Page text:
What we said
In an article published in M The magazine of the World in May 2022, I told about the very personal reunion between the Duchenko family, who lives in Vinnytsia, south-west of kyiv, and mine, in Chambéry. In 1993, the son, Ivan, then 10 years old, came to France for the first time, within the framework of a reception program for the children of Chernobyl. His parents worked at the plant when reactor number 4 exploded on the night of April 25-26, 1986. Ivan spent several summers with my family. His little sister, Anna, was staying with a young couple in Pas-de-Calais.
In 1994, my parents brought us to Ukraine. There we met Ivan’s parents, Halyna and Vasily, in Vinnytsia, where they had been relocated after the Chernobyl disaster. The Duchenkos came to France the following year. Thirty-six years later, when Russia invaded Ukraine, Halyna took refuge in Chambéry, with Maryna, Ivan’s wife, and their two children, Andrii (10) and Vira (4). . Deputy director of the Vinnytsia energy company, in charge of electricity distribution, Ivan was mobilized to his post. Her sister, Anna, headmistress of a primary school, refused to leave. Their father chose to stay with them.
What happened next
At the end of June 2022, Ivan’s mother decided to return to Ukraine. Speaking neither French nor English, she suffered from not being able to make herself understood. In Ukraine, Ivan’s grandmother had to be hospitalized while he was away. She herself had health problems. Maryna and the children stayed another month. Ivan obtained permission to come and see them for a few days. At the end of July, Maryna decided to return home: she had just discovered that she was pregnant.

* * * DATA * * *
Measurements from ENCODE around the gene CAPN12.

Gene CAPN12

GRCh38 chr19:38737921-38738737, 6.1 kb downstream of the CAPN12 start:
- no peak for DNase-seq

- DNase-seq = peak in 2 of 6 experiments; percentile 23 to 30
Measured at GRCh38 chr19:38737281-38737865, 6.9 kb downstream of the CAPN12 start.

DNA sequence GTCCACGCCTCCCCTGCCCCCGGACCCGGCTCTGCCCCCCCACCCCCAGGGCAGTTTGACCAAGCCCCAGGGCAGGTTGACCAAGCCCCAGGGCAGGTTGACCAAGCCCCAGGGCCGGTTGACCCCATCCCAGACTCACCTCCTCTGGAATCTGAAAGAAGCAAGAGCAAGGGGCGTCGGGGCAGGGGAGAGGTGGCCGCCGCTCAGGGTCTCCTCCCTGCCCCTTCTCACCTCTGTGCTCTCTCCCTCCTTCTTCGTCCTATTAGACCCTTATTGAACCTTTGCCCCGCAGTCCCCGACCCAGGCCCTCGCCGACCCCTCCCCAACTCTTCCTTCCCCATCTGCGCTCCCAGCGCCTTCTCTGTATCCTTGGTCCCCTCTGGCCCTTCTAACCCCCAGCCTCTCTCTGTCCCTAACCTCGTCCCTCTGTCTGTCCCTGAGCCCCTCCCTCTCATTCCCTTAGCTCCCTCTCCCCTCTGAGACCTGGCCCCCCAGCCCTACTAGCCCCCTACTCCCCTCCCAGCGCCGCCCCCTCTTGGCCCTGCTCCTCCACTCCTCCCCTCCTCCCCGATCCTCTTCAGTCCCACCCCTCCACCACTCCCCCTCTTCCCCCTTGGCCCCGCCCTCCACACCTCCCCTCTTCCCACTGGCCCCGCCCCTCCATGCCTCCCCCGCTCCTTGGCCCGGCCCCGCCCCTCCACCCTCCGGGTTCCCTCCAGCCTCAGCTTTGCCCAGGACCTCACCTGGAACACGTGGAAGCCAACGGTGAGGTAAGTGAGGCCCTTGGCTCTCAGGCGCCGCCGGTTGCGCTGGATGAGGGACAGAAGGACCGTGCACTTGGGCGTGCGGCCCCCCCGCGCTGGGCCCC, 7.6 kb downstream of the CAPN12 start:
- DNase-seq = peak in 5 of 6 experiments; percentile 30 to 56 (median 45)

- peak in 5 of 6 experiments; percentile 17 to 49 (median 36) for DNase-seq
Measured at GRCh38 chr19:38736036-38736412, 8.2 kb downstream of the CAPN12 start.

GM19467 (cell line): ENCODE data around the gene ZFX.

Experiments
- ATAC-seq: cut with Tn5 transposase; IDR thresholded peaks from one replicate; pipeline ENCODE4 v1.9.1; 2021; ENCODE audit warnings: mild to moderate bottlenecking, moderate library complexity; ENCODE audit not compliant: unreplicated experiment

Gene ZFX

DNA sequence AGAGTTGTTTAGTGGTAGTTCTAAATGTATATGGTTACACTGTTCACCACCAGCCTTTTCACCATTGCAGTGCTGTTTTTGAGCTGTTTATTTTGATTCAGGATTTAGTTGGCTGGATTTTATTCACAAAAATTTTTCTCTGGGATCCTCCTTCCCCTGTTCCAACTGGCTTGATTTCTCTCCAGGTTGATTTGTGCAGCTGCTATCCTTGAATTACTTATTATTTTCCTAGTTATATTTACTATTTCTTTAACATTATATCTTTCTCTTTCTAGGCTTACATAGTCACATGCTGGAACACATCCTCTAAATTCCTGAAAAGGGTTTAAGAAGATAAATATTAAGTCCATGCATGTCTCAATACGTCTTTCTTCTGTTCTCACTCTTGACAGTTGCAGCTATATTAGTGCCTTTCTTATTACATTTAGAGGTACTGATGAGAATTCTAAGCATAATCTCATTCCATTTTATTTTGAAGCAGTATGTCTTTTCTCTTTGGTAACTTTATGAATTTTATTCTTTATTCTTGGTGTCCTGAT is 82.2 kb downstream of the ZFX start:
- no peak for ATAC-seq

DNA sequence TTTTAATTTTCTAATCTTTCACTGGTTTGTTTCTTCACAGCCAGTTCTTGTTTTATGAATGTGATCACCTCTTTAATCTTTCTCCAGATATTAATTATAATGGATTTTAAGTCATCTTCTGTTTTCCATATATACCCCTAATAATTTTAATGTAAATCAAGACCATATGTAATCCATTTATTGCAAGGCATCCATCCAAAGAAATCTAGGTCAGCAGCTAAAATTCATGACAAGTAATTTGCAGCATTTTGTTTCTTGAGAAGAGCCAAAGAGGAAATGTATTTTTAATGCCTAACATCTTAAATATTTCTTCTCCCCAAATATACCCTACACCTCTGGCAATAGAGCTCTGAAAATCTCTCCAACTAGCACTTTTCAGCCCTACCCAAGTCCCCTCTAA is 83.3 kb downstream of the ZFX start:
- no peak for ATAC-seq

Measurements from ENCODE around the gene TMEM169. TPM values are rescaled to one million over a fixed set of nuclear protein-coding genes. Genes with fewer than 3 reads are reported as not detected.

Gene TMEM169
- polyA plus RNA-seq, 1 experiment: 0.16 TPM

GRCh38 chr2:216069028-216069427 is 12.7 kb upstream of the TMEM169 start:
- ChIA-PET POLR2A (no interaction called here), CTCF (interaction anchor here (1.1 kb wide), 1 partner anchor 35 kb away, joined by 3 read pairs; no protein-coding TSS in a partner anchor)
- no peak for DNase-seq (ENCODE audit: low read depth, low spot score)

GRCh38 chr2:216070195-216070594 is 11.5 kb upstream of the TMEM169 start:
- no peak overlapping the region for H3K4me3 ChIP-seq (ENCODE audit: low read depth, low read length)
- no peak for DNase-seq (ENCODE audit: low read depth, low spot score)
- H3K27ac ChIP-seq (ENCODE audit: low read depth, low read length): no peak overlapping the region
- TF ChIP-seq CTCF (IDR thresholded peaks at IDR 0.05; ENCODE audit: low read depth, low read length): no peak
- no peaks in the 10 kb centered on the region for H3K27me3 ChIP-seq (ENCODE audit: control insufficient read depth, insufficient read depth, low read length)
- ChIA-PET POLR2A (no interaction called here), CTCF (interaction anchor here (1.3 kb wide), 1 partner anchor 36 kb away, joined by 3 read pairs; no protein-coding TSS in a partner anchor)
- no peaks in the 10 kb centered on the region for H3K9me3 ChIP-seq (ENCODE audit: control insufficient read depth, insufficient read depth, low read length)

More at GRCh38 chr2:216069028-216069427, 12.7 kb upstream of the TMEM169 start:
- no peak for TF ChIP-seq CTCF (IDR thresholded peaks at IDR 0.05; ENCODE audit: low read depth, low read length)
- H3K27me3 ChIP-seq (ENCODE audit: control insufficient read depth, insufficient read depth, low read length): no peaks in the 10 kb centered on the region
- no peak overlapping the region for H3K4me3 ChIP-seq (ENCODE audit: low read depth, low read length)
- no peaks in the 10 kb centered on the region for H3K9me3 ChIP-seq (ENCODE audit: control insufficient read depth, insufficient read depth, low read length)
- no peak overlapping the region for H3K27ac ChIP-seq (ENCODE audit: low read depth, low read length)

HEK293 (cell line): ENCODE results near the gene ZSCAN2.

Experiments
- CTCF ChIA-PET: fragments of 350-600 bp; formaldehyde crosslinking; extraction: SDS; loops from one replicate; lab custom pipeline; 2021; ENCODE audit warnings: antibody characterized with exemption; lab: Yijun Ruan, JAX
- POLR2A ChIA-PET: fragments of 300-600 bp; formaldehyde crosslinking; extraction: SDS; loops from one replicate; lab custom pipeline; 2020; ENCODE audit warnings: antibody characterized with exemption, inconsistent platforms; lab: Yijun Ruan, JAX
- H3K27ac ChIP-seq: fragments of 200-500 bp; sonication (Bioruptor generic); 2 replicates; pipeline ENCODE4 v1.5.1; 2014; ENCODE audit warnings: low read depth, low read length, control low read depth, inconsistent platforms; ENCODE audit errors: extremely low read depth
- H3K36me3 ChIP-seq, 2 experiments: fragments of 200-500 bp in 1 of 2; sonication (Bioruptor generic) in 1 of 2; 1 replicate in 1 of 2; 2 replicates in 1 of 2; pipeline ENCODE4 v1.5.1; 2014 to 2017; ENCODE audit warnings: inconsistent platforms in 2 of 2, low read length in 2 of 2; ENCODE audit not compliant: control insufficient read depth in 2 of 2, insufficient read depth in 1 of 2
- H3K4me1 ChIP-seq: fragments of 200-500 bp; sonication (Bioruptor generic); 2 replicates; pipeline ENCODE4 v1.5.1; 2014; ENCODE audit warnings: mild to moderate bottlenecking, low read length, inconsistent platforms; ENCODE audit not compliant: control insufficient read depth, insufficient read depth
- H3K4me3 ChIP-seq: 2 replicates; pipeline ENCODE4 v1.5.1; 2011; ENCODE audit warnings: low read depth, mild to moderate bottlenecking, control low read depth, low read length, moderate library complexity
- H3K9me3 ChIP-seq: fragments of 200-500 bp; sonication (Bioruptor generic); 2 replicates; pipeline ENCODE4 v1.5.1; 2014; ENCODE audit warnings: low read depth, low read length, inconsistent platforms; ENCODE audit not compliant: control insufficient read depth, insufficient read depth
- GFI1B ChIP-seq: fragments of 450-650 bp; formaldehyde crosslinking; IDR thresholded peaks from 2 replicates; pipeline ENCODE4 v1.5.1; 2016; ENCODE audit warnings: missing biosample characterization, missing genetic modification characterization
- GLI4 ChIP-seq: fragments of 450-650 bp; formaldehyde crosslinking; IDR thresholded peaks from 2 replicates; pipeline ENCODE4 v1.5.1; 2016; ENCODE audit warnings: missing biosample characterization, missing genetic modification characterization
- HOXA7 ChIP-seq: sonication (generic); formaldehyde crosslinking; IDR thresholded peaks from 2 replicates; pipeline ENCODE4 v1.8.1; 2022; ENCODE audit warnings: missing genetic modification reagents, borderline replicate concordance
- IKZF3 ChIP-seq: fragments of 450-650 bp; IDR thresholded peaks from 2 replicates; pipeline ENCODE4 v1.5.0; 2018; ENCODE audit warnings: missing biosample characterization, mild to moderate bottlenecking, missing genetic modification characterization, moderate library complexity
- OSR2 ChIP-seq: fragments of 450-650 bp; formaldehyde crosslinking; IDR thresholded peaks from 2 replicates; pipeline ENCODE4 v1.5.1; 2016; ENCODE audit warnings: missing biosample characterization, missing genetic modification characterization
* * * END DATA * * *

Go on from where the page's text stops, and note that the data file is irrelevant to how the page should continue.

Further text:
“The hardest thing was hearing the warning sirens announcing an enemy attack and the electricity that disappears for hours, without knowing when it will come back. » Maryna
This pregnancy couldn’t have come at a worse time. But Ivan was ecstatic: he always wanted to have three children. So he set himself a mission: that nothing negative could affect his wife for the next nine months. ” The hardest, says Maryna, was to hear the warning sirens that announce an enemy attack and the electricity that disappears for hours, without knowing when it will return. » Professor of pharmacy at the university, she taught until mid-January. On February 16, little Milanka was born in the hospital in Vinnytsia. “All I want now is for my children to be able to grow up in a peaceful country,” says Maryna.
In her posts, Ivan’s sister Anna tries to always stay positive. But the weariness is felt. In September, classes resumed at his school. Power outages have become more frequent. At the beginning of December, Anna said: “My school and my apartment are on two different power lines. When I leave home in the morning, there is no electricity. at school, we have it for an hour. Then two hours during the day. When I come home in the evening, there are already no more. So I do my laundry at night when she comes back. » So that the pupils can continue to study during the bombing alerts, the teachers have fitted out the basements, thanks to donations collected abroad, within the framework of the “Bracelets and Peace” operation, of which Anna is one of the initiators. When the electricity goes out, the students continue to study by the light of their flashlights.